Iranian Daughters: Struggling for the Rights Their Mothers Lost in the Revolution

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The young collective, made up of a dozen women, many of whom are mothers, has been making waves in France in the months since it was founded online. The group posted a viral video — with more than 4.3 million views — they filmed showing the Iranian regime’s repression of its population.

Alinejad has reported on human rights abuses and corruption within the Iranian government and has led a social media movement against Iranian laws making hijabs mandatory for women. Mahsa “Zina” Amini, whose death in custody 40 days earlier had sparked an outpouring of public grief and outrage that has evolved into a mass movement. Amini, a 22-year-old Kurdish Iranian, had been visiting family members in Tehran when she was arrested by the morality police for allegedly violating Iran’s hijab law. Witnesses claim that the police severely beat her; she died three days later in a hospital after slipping into a coma. Prominent human rights advocate Narges Mohammadi has called on Iranian women to flood the country’s streets with female symbols to mark International Women’s Day amid monthslong anti-regime protests sparked in large part by the government’s treatment of women. The protests began as a rebuke against the brutal enforcement of the hijab law but soon snowballed into one of the most sustained anti-regime demonstrations against Iran’s theocracy, with protesters calling for an end to clerical rule and demanding their social and political freedoms.

  • One video shows them, hair uncovered, expelling an Education Ministry official from their school while they shout “Bi-sharaf!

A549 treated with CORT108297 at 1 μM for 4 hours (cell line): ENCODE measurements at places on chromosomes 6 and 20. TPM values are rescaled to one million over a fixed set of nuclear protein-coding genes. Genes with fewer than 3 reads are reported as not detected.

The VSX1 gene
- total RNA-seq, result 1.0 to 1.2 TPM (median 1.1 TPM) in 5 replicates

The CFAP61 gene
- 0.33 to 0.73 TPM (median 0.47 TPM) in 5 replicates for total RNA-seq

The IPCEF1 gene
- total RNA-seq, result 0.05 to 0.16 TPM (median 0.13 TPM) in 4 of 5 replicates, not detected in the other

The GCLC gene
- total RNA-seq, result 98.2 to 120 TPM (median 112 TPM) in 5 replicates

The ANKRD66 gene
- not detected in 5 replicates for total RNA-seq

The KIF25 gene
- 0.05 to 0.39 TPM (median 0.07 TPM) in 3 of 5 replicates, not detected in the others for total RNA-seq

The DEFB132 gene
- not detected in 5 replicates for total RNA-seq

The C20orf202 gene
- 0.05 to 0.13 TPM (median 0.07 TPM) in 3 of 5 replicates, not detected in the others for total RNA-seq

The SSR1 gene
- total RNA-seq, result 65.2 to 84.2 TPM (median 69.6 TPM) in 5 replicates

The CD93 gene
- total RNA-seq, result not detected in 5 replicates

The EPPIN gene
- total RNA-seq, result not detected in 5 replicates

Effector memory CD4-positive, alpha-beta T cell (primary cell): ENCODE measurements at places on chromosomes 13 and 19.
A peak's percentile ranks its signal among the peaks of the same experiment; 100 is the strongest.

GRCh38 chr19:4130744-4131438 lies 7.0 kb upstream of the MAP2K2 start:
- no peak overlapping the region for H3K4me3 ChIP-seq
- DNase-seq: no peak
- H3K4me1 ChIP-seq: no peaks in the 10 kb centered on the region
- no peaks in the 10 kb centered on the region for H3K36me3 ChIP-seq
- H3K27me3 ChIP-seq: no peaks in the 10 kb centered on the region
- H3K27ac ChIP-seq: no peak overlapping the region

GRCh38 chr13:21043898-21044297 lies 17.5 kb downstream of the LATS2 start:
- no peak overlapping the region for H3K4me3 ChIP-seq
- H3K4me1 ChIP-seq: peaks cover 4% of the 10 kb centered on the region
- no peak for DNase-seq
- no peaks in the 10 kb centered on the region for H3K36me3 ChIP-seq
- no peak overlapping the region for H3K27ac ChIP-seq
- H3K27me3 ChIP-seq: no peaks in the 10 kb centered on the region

• In 1951, Iran’s parliament voted to nationalize the country’s British-owned oil industry, making Iran the first nation in the Middle East to do so.
  • Tehran-based women’s rights activist Leyla Mirghafari said the antiestablishment protests have intensified women’s opposition to the hijab, a key pillar of the Islamic republic.
  • In 2012, Francesca and colleagues using the qualitative method studied the role of peer support within the Clubhouse model.
  • The economic crisis that predated this uprising has pushed many in Iranian society to the margins of poverty, affecting women disproportionately.
  • Women in Iran had previously been restricted to the private sphere, which includes the care of the home and the children, they have been restricted from mobility, and they needed their husband’s permission in order to obtain a job.

Mahsa Alimardani, who researches freedom of expression in Iran at the University of Oxford, has recently heard reports of women in Iran receiving citations in the mail for hijab law violations despite not having had an interaction with a law enforcement officer. Iran’s government has spent years building a digital surveillance apparatus, Alimardani says. The country’s national identity database, built in 2015, includes biometric data like face scans and is used for national ID cards and to identify people considered dissidents by authorities. Shuttering a business to force compliance with Iran’s strict laws for women’s dress is a familiar tactic to Shaparak Shajarizadeh. She stopped wearing a hijab in 2017 because she views it as a symbol of government suppression, and recalls restaurant owners, fearful of authorities, pressuring her to cover her head.